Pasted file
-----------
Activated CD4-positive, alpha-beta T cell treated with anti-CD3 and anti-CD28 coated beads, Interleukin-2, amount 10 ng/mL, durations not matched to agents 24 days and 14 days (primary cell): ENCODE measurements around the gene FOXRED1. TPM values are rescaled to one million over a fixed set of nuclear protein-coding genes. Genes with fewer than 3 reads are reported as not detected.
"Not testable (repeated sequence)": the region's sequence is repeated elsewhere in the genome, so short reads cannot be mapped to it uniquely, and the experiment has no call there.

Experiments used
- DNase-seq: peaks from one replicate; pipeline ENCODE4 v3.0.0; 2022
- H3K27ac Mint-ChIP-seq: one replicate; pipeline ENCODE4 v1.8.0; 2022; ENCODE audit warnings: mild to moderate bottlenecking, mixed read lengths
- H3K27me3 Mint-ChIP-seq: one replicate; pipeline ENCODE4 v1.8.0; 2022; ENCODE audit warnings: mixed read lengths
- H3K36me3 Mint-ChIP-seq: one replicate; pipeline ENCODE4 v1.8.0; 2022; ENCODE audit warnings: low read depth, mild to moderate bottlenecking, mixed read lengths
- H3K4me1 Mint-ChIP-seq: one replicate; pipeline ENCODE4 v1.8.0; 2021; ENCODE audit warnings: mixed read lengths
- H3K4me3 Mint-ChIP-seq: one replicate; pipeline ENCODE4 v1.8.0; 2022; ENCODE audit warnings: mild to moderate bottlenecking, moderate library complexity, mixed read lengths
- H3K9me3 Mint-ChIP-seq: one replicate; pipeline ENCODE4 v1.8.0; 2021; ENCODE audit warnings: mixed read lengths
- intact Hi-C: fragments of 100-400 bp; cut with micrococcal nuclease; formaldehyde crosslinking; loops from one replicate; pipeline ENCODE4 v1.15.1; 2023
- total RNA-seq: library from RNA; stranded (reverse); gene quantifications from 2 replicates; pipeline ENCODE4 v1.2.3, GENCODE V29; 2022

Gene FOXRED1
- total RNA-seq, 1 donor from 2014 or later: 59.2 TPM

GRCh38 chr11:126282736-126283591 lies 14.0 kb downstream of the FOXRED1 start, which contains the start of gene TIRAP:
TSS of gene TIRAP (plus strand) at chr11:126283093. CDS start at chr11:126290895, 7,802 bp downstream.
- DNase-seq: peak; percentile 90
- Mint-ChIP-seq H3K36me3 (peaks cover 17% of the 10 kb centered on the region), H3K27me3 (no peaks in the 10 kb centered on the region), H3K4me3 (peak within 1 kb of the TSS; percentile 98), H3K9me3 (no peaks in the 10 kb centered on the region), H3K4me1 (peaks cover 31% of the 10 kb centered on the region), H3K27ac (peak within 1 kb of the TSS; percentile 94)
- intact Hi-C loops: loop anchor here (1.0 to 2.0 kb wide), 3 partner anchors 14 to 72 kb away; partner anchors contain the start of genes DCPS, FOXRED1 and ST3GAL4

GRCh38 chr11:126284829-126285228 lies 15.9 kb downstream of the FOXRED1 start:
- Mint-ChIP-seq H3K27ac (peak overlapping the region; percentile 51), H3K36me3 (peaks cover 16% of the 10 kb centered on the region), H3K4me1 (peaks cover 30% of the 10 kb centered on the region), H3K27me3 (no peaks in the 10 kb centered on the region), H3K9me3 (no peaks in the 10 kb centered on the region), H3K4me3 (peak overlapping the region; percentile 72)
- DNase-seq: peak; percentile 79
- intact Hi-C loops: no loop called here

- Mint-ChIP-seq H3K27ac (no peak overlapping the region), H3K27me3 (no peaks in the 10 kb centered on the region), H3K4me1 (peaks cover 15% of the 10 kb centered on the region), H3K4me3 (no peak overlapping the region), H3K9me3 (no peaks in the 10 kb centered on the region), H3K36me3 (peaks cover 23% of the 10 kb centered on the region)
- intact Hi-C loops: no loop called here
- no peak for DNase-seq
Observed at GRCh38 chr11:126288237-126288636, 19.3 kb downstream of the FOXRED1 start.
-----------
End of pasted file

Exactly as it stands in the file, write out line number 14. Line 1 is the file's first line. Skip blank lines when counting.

- total RNA-seq, 1 donor from 2014 or later: 59.2 TPM